DiggingDeeper: A Good Man is Hard to Find”A Good Man is Hard to Find” talksabout the story of a family that is going on a vacation trip to Florida which causesthem to meet up with an escaped murderer that goes by name of The Misfit.
Thefamily members are your normal, basic family that has kids and strung out mother;a distant father and the interfering grandmother that wants her way most of thetime. They encounter the Misfit and his crew after their tragic car accidentwhich was caused by the grandmother. She waves a random car down which shelater on recognizes that one of them was the escaped criminal called the Misfit. Despite the newspaper articledescription of the Misfit’s personality, he threatened their lives friendlierthan expected and did it pretty much oblivious from the family until it wasdown to the women and the grandmother. There are two different crisesinvolved in the story. One with survival and the other dealing with religionbeliefs. The grandmother pleads with the criminal to keep them alive and changefor the better.
She tells him that she knows he is a good man at heart, “I canjust look at you and tell” (149). Talking to the Misfit, this causes thegrandmother to look at the Misfit as a person with feelings rather than a criminalthat he made himself out to be with bad decisions. This causes the confrontation inthe story between the grandmother and the Misfit to revolve around Jesus. Thegrandmother brings up God and how she wants the Misfit to pray to Him, torepent for his sins and ask for forgiveness, hoping this will get him to spareher life.
However, the Misfit has probably thought about Jesus and Christianitymore seriously than she has. This causes him to believe that there is no realright or wrong. “The grandmother noticed how thin his shoulder blades were justbehind his hat because she was standing up looking down on him. “Do you everpray?” she asked. The Misfit shook his head. All she saw was the black hatwiggle between his shoulder blades. “Nome,” he said,” (150). The talk aboutreligion makes the grandmother’s later suggestions to pray seem superficial.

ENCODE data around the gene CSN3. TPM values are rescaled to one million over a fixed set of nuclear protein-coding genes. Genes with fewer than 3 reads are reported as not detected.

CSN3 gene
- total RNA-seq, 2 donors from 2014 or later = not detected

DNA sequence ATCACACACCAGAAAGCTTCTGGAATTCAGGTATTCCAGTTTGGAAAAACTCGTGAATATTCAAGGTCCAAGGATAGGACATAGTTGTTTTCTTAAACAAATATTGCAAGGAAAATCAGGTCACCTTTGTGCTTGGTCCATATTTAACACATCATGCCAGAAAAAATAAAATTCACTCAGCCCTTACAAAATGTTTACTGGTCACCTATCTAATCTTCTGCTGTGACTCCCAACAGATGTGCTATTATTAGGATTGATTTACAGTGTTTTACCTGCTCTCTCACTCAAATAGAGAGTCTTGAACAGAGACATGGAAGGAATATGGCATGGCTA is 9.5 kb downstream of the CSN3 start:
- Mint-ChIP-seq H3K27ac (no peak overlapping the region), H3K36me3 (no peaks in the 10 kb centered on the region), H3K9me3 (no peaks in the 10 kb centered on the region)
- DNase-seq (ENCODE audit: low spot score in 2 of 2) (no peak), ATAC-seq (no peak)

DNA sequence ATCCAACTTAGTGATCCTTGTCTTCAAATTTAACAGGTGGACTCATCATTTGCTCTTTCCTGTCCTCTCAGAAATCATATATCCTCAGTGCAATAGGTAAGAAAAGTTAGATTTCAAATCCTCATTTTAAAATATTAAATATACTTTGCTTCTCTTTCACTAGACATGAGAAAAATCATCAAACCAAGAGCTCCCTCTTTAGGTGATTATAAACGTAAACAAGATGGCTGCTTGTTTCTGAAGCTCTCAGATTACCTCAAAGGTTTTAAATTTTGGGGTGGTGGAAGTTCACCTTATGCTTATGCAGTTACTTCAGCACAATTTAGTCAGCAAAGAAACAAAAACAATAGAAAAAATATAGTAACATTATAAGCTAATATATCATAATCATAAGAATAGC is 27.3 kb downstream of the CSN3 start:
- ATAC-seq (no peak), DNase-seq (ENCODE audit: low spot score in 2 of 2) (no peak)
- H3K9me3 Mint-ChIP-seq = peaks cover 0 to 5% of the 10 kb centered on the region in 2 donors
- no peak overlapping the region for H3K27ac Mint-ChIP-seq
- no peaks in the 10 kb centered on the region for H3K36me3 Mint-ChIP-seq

Nothingin the story has led for us to believe that religion was an important part inthe grandmother’s life since most of her own values deals with being “decent”by society’s standards than religion. While continuing to plead with himby accepting Jesus, he disregards her request and tells her he does not wantany help. The Misfit goes into a speechabout Jesus, “Jesus thrown everything off balance. It was the same case withHim as with me except He hadn’t committed any crime and they could prove I hadcommitted one because they had the papers on me,” (151).
Growing up, he was thetype of person who wanted answers to everything, not just believing insomething that others told him to believe. He needed proof of why he should.The Misfit’s yearning to have all the answers caused a very complicatedsituation on his part which eventually takes over his life (Woodiwiss).He begins to get emotional when thegrandmother tells him he is basically one of her own kids. Saying this to the Misfitcauses him to recoil and hide his emotions which leads him shooting her.
Theacceptance from the grandmother was mostly caused by the circumstances that herand her family had found themselves in which creates the climax of “A Good Manis Hard to Find”. In O’Connor’s view, the Misfit’sdoubt made him a likely prophet. For example, Ezekiel was doubting thesignificance of the destruction of Jerusalem and the Temple. He insisted thatit did not mean that Yahweh had abandoned Israel. Just as Ezekiel did, theMisfit is doubting what people, like the grandmother, considered the evidenceof redemption: good family, good manners, and respect for one’s heritage. “From the author’s insight, he the Misfitlives in a community that does not believe that matter can be a means of grace.If matter cannot be a means of grace, grace cannot act through human beings,such as an old woman like the grandmother.